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Westkirk Presbyterian Church

History of Westkirk

The History of Westkirk


In 1985, a group of about 50 Christians—seeking a new way to honor the Father in worship and hungering for a better understanding of the Word of God—gathered in the pioneer church at Living History Farms in Urbandale, Iowa. They came together to talk about the feasibility of organizing a new congregation to meet these needs. As these 50 Christians shared their ideas and dreams, an infant church was born! Leadership was put into the hands of 12 individuals who were constituted as the Steering Committee.

As with the early Christian churches of New Testament times, the group initially met in the home of a member. By 1986, Indian Hills Junior High School in Clive was home to the group, and later they moved to Clive Elementary School in Windsor Heights.

Also in 1986, the group called Wayne Hoffman, an ordained Presbyterian minister, to serve as their pastor, to shepherd them through the throes of birthing a new church, and to guide them in establishing a permanent place of worship. On Christmas Eve of that year, the State of Iowa issued a Certificate of Incorporation for a not-for-profit group called the Westkirk Fellowship. Westkirk became a member of the international Evangelical Presbyterian Church in 1987. The congregation continued to grow and moved services to McLarens Funeral Chapel in West Des Moines while they planned for a permanent facility.

In 1990, Westkirk Evangelical Presbyterian Church formed a building committee and named it the Nehemiah Committee, after the Old Testament prophet who rebuilt Jerusalem. During a site-scouting trip, Pastor Hoffman spotted a sloping patch of land for sale just off of Colby Woods Drive in Urbandale. Owned by the West Des Moines School District, the land was purchased—and to help finance the construction of the church building, a portion of the land was parceled into 16 residential lots.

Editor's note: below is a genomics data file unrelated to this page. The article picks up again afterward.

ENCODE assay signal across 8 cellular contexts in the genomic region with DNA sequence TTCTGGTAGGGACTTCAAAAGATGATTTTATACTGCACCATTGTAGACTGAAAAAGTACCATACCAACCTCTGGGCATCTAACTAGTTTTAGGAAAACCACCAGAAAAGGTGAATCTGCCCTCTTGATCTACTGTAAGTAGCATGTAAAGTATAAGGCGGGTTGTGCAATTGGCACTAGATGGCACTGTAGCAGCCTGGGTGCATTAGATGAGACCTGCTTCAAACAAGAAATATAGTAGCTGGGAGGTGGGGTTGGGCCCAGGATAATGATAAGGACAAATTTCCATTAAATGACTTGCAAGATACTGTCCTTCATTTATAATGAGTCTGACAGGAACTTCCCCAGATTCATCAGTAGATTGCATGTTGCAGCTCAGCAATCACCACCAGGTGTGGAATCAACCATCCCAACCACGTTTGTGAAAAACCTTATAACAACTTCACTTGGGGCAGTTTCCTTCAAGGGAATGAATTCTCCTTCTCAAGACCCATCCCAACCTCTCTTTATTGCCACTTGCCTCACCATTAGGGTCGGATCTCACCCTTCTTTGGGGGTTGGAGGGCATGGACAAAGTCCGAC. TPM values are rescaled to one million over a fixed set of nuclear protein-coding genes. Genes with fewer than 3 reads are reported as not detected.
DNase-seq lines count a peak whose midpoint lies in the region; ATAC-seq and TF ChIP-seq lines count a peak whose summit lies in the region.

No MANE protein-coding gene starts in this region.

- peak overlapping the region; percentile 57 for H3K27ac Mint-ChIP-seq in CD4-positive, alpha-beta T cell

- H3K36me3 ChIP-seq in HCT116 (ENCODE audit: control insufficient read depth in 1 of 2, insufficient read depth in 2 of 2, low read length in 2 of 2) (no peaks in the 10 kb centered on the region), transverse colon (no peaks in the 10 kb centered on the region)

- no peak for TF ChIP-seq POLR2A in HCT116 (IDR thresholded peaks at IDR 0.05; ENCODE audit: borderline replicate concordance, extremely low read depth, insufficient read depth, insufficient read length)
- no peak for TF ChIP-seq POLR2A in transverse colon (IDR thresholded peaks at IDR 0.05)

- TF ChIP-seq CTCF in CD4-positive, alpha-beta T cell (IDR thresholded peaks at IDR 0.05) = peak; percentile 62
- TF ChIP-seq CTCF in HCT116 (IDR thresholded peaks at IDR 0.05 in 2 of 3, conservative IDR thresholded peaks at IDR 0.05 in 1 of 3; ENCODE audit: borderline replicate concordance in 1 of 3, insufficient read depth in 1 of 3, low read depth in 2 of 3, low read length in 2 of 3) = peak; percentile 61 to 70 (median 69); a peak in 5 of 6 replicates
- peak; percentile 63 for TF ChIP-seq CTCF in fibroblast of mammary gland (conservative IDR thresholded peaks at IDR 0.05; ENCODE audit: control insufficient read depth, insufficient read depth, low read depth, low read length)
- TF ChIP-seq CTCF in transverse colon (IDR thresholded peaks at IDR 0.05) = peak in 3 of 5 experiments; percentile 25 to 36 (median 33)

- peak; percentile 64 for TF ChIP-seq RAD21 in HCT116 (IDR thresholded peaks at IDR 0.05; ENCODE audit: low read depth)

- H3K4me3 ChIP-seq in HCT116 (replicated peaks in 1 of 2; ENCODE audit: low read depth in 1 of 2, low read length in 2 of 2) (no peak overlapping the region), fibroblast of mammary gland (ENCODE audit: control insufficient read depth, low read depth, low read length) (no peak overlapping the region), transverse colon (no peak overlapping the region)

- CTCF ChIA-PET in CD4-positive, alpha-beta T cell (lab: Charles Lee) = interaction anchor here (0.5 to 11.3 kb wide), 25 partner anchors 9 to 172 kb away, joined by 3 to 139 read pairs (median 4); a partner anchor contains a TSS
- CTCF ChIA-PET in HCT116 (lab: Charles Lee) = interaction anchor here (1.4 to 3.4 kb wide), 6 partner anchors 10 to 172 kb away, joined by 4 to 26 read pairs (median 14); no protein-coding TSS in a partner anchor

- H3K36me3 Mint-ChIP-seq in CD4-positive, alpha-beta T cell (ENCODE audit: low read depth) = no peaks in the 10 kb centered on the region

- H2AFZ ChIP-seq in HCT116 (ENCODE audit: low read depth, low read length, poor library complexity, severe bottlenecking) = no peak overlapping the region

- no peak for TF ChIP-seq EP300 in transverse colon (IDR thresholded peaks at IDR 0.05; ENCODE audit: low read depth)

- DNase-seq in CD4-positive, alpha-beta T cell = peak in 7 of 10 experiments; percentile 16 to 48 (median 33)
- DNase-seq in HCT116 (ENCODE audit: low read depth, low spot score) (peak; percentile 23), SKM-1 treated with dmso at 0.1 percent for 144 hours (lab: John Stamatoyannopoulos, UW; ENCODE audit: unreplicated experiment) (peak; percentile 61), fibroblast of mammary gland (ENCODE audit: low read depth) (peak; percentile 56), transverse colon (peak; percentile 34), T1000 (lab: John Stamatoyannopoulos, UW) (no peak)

The architectural firm of Savage Ver Ploeg was selected in 1990 to design Westkirk. The design chosen provided for a building almost as it appears at the present time, with the exception of a desired basement. The setting was readied for church construction and, at last, a memorable groundbreaking ceremony was planned. The tall grass was mowed to allow members to encircle the future sanctuary site. A bagpiper led the Session and the Nehemiah Committee to the site to the tune of “Amazing Grace,” and the congregation then sang “On Holy Ground.” Construction began that same week. Very few delays were encountered during construction, which ended with the raising of the steeple to its final resting place.

The keys to Westkirk were officially presented to the members at a dedication ceremony held October 28, 1992. The towering steeple pointing to God on High introduces one to the symbolism throughout the building that surrounds the Westkirk congregational family. Few churches include as many reminders of their roots as have been thoughtfully provided at Westkirk. (See Symbolism at Westkirk for further insight.)

New members were added steadily until it was apparent that additional space was required—especially to accommodate Sunday School and social activities. The decision was made in 1996 to add a west wing to the building, but only on a pay-as-you-go basis. So in 1997, when funds were available, a groundbreaking ceremony was held and the shell was erected. Many hours of volunteer labor, several fundraisers, and generous contributions later, the debt-free wing was dedicated on May 23, 1999.

A Season of Change

Two significant events in early 2002 marked the beginning of a season of change in the life of Westkirk. First, in early January, Pastor Hoffman announced his plans to retire. Guest preachers would fill the pulpit beginning in March—until a new pastor could be selected. Second, February saw the initial steps taken to sever the relationship with the Evangelical Presbyterian Church, Mid-America Presbytery. In July, a Pastor Nominating Committee (PNC) was elected. During this interim period, the Acting Moderator and the Clerk of the Session led the church.